A lack of diversity in front of and behind the camera in the TV industry has been an important conversation this year, brought on by the Black Lives Matter movement. How has that been reflected on the distribution side and how is Fremantle responding?
AN: TV is a brilliant forum to shape minds and attitudes. We have an incredible responsibility and great privilege to share stories with global audiences that can really make a difference.
It’s an incredibly important topic, very timely, way overdue, frankly. I think we reflect relatively well in terms of diversity in our content, and our program-making. But of course, it’s really important to lead on these topics and there’s lots of conversation inside of Fremantle to make sure that it’s utmost in people’s minds. It is an absolutely fundamental topic to how we deal with television going forward.
High end program-making is sophisticated, and made for smart, diverse and demanding audiences. Fremantle plans to be at the forefront of creating this energetic and necessary content.
Generally speaking, what sort of challenges are you preparing for in the year ahead?
AN: I feel quite optimistic, actually. I think Fremantle is in quite a good position. We’ve got a very strong strategy for working in documentary and factual, we’ve been building up our various production companies, whether it’s Naked in the UK who have been really on the front foot in terms of documentary development, or whether it is Original Productions out of the U.S. who have got a very strong premium factual strategy that they’re running as well. In production terms, we’re really excited. We’ve got incredible learnings in terms of coproductions over the last few years.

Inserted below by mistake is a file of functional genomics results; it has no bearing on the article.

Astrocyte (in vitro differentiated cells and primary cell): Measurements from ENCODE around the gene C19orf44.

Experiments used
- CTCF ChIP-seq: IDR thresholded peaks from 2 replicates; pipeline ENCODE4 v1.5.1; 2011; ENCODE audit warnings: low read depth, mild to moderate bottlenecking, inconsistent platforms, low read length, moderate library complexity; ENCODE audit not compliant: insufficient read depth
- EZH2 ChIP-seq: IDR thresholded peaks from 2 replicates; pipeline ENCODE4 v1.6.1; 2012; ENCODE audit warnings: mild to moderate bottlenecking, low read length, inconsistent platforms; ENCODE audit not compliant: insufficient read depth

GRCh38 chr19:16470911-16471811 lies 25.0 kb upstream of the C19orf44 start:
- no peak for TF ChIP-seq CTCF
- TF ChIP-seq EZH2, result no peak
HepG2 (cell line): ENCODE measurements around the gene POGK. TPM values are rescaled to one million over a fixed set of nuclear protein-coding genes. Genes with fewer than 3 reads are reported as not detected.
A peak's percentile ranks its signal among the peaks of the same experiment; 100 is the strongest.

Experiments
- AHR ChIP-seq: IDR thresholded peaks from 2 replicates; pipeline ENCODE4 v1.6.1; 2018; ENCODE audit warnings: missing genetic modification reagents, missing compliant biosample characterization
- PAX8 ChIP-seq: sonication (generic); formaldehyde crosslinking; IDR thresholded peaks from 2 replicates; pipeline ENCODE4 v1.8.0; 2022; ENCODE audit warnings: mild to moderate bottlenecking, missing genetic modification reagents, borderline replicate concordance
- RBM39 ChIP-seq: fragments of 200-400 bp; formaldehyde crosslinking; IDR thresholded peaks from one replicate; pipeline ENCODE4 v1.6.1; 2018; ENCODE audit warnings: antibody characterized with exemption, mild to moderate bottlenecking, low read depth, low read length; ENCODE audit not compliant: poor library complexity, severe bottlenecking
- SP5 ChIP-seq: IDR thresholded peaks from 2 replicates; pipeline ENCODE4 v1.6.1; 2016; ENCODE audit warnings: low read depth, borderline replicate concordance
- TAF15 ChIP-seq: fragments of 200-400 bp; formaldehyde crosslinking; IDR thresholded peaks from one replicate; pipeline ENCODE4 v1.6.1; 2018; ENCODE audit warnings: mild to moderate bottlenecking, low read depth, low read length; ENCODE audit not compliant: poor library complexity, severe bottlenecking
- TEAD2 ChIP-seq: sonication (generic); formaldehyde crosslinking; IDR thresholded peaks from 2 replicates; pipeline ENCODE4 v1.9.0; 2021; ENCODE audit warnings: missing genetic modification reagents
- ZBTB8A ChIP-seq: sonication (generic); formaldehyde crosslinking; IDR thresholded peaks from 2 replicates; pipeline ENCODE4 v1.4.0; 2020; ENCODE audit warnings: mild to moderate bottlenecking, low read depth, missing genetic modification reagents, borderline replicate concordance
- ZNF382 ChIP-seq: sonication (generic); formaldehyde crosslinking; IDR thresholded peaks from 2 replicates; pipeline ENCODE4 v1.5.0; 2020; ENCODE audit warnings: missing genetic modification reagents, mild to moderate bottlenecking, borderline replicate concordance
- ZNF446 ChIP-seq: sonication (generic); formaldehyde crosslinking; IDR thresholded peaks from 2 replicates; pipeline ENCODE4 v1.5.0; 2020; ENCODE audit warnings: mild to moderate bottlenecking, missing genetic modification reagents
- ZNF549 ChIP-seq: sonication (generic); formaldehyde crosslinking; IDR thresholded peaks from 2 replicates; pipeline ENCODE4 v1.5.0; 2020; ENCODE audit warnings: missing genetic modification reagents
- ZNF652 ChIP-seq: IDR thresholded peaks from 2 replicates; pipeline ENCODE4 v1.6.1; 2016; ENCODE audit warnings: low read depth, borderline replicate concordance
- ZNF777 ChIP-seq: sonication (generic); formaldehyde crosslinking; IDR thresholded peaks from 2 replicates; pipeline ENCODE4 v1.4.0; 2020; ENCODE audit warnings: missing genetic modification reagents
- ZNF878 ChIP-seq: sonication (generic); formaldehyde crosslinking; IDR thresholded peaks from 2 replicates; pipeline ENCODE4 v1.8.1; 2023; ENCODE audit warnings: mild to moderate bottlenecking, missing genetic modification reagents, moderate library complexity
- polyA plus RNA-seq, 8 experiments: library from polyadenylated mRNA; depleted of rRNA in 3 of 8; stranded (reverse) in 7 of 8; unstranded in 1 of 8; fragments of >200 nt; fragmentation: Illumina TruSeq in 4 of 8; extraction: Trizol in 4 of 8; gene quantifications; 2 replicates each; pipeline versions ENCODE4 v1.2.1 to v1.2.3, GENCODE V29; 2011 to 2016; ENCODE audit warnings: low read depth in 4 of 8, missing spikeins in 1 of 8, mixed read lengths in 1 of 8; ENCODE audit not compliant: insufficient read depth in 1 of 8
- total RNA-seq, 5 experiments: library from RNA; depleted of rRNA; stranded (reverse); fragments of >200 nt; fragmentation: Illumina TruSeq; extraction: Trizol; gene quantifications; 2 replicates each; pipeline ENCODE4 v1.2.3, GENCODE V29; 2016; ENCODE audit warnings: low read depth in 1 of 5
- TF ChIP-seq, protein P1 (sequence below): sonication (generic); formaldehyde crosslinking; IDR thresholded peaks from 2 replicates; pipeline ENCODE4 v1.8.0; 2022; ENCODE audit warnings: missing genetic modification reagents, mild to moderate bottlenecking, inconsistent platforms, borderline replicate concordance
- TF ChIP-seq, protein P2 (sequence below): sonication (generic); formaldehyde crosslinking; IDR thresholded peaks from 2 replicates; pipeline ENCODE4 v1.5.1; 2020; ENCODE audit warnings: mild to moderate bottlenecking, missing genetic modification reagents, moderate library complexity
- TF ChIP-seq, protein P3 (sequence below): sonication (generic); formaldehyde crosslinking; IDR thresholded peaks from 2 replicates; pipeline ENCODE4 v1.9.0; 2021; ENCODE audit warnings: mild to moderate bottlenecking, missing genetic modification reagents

We’ve been seeing a lot of developments in non-English language documentaries as well… We’ve got some Italian documentaries coming through, we’ve got some developments in Latin America. In the way that non-English language drama was really exciting, and it has changed the way people scheduled television, that’s absolutely the case [with] some brilliant documentary makers around the world and the stories that don’t necessarily get told.
Can you share any details about your slate for 2021?
AN: Our documentary slate is more important to us now than ever, and with Enslaved last year, we found evidence that big topics, told in brand new ways find new audiences all over the world. How It Feels to Be Free is a vital documentary which tells the stories of six iconic African American female entertainers who challenged an industry determined to keep them out and harnessed their celebrity to advance the Civil Rights movement. Day Zero is a compelling documentary on the water crisis launching this year on Tencent [from] the award-winning KEO Films team in London.
As the world switches over from “channel COVID” to “channel Climate”, the environment will be a huge topic this year, so it’s important to us that our slate is rich with science and natural history programming. Arctic Drift is a high-end documentary that follows an international team of world-renowned climate scientists for an entire year as they undertake vital research in the most hostile and unknown terrain on earth. Also upcoming on our slate this year is Planet Defenders, which is produced by the BBC Studios Natural History Unit and is made by young environmentalists and filmmakers battling to protect the planet.
Anything else you’d like to add?
AN: We’re reaching out around the world to work with the best documentary makers. It’s such an exciting field. Documentaries are the way to change the world and change the discourse and for Fremantle to partner up with some of these big names and big storytellers is absolutely key for 2021 strategy.